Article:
Also, as a funny aside, Watson recently posted this:

      Cluster, good to hear from you, although you do it in a manner in which I am unable to respond. That’s kind of chicken shit, if you ask me.

      …and then proceeded to ban me a few hours later. So Watson, since I know you’re reading this, you’re not chickenshit because….

      Yeah, I guess we can say integrity is not high on the priority list for progs like this.

      • Retired Spook September 22, 2016 / 9:15 am

        Well, you are welcome here as long as you agree with us 100% of the time and bow 5 times a day at the alter of Ronaldus Magnus. In all seriousness, I would actually prefer if you didn’t agree with us on any number of things, the only stipulation being that you can’t use Mother Jones, Think Progress or Media Matters as references, heh. Just as the only way science advances is for skeptical scientists to disprove existing theories, the only way we as individuals learn and expand our minds is for what we believe to be challenged.

        As I said earlier, we don’t always agree with each other. But we do try to have civilized conversations. I can’t speak for the others, but I like nothing better than to walk away from a conversation thinking, I had never thought of that aspect of the issue before, or I never looked at it that way. There’s an old saying WRT Liberals. They like to think they’re open minded, but many of them have opened their minds so far that their brains fell out. With younger Liberals I suspect they are just a product of an education system that teaches what to think rather than how to think. With any Liberal over about 60, I can’t imagine what their excuse is.

        There are a lot of problems facing the world right now, and we’re not going to solve any of them on this obscure blog. But you never know who, in some position of authority somewhere, might stumble across our conversations and think, “that’s a great idea,” and pass it on to someone in government or a think tank or a corporate board room. And if that NEVER happens, that’s OK too.

      • Cluster September 22, 2016 / 9:20 am

        It seems that I will have to chime in at the swamp a little later but first re: North Carolina, how is a black police officer shooting an armed black suspect a race issue? Are we to believe that the black police officer shot the suspect because the suspect was black? The Tulsa shooting is another matter and doesn’t look good, but I suspect there’s more to that story. The end result is that all this chaos helps elect Trump in my opinion.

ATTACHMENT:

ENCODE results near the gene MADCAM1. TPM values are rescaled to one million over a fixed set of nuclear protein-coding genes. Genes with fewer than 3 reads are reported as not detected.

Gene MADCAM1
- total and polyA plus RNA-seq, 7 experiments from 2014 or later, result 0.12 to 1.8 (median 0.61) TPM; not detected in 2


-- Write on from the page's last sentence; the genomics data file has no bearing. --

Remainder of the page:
• Amazona September 22, 2016 / 10:25 am

        When I started the process I described, above, on my path from being an Unexamined Liberal to a Thought-based Conservative, I didn’t mention the role that the old B4V played in the process.

        When I was forced to defend a position, or back up an opinion, it pushed me into a couple of directions. One was to work on how I present what I have to say, how to organize it and make it coherent, and one was to research what I wanted to discuss. The swarms of killer bee attacks from outraged/enraged Liberals made me a better thinker.

        I can’t remember a Liberal presenting me with an idea that made me reflect, as Spook said, “…I had never thought of that aspect of the issue before, or I never looked at it that way…. ” because these attacks seldom if ever contained actual ideas, but my efforts to get Liberals to engage in thoughtful discourse made me think more carefully about what I personally believe, and helped form the political philosophy I have today.

        Example: At one time I was going around and around with a Lib and there seemed to be a possibility of an actual discussion, if we could only prune away some of the emotion. So I said “I think we can have a better discussion of what we think if we can get down to the most basic and fundamental level of our political beliefs, so why don’t you just tell me your political philosophy?” The answer was something like “I think everything should be more fair and equal”. OK, that led to me having to analyze my own words, and define “political philosophy”, and respond that I was talking about his idea of the best blueprint for governing the country, not the results he wanted to see afterward.